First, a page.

Tips on Interviewing Therapists

In my last post I critiqued an article that discusses how to find a therapist and that suggests interviewing a handful of therapists before choosing one. My contention was that since no one enjoys repeating the intimate and painful parts of their lives to strangers, it is not realistic to expect people to go out on multiple interviews before choosing a therapist.  At Compatible Counseling Solutions one of the ways I try to make the process a little easier is by working with therapists that I’ve already interviewed, and that I am satisfied are competent and skilled as therapists.  Since I’m not vulnerable in the way a client is when I meet with therapists, I’m able to be objective and make a determination about their suitability for my network that is based on specific principles of effectiveness. Then when I meet with clients, matching them with the right therapist is as simple as getting to know the client’s situation and what type of therapist they will work well with.

If you are someone who still would rather go out and interview therapists on your own, here are some of the specific questions I suggest you ask:

1. What field of practice were you trained in (social work, psychology, marriage and family therapy etc.) and are you licensed by the state? How long have you been practicing?

Different professions have different preferred ways of helping individuals so it’s good to know the person’s background.  Do not rule out a therapist who has only been practicing for a short time.  Newer practitioners have less experience, but may be more current on effective helping models.  If the therapist is new to the field, make sure they have had a few years in which their work was supervised by a more experienced therapist.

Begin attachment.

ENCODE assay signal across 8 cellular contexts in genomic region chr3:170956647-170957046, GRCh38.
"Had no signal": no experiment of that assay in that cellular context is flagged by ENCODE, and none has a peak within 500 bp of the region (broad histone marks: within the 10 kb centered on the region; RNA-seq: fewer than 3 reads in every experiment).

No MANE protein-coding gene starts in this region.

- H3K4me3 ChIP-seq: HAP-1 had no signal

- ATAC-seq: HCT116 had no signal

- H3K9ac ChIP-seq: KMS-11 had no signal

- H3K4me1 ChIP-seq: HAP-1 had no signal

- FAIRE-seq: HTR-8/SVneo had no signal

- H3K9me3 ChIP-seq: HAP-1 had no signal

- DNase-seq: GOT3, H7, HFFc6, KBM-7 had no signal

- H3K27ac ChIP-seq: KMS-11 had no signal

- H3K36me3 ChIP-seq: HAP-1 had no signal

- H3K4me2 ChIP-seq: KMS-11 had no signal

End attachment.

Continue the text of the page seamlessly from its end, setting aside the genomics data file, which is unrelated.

2. What are your areas of expertise?

No one is good at everything, yet sometimes you will find a therapist that claims to have expertise in a seemingly endless list of problem areas.  This may be a red flag.

3. How do you see change happening?  What models and techniques do you use, and for what problems?

What is most important here is that the therapist can answer the question with some clarity. Most therapists use a variety of techniques from different treatment models, but if a therapist says that their model is “eclectic”, be sure that they can explain what this means. For example: with clients who are experiencing a lot of anxiety I often do “x”. 

4. How do you go about establishing goals and evaluating progress with clients?

A therapist should be able to tell you not only how they establish goals and evaluate progress (both should be collaborative processes), but also how frequently they evaluate progress.  Goal setting and evaluation do not need to be formal, paper and pen, processes but there should be some dialogue about what you’re working on and how you feel the work is going.

5. How often do you meet with clients? 

Weekly for 50 minutes is the standard, but many therapists will flex the frequency of services to meet the intensity of need.  Early in services sessions are often weekly, or even more frequent.  When a client has been in services for a while they may no longer need a weekly session and can gain more by lessening the frequency. 

6. What is your average length of service?

Average number of sessions may be more informative than average number of weeks/months. A therapist may have an average number of sessions that ranges 10-12, but may not meet weekly with clients so that the average time in service may actually be longer.  Some therapists expect to work with clients on an ongoing basis that could last for more than a year.  It’s important to understand the therapist’s orientation to length of service.  Some people want to develop a very long-term relationship with a therapist. Many people, however, are coming to services for immediate problem resolution and expect to have their situation resolved more quickly.

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